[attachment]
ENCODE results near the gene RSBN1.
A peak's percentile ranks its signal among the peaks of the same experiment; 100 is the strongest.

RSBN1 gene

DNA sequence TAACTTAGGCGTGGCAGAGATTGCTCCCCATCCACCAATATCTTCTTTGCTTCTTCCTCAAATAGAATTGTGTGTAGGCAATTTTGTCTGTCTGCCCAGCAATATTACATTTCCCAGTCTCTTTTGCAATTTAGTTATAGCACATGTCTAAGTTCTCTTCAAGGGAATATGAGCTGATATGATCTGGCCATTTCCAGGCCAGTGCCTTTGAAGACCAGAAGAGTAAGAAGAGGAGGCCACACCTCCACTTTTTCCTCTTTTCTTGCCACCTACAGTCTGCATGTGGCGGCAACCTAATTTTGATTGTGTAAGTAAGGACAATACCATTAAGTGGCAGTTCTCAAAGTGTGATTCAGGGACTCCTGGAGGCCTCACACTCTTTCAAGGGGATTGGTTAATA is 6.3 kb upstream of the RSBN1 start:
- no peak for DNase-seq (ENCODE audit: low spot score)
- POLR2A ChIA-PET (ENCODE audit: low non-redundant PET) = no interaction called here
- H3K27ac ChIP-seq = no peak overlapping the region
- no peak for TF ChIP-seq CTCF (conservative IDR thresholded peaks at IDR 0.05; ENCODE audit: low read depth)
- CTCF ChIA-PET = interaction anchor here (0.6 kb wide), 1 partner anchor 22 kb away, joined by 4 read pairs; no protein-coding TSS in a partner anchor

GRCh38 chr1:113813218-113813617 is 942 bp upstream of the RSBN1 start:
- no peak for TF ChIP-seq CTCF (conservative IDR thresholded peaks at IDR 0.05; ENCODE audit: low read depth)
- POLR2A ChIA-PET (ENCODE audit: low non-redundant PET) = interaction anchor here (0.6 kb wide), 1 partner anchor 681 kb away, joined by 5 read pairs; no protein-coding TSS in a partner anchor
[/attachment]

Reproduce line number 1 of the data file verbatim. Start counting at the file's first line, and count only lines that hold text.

ENCODE results near the gene RSBN1.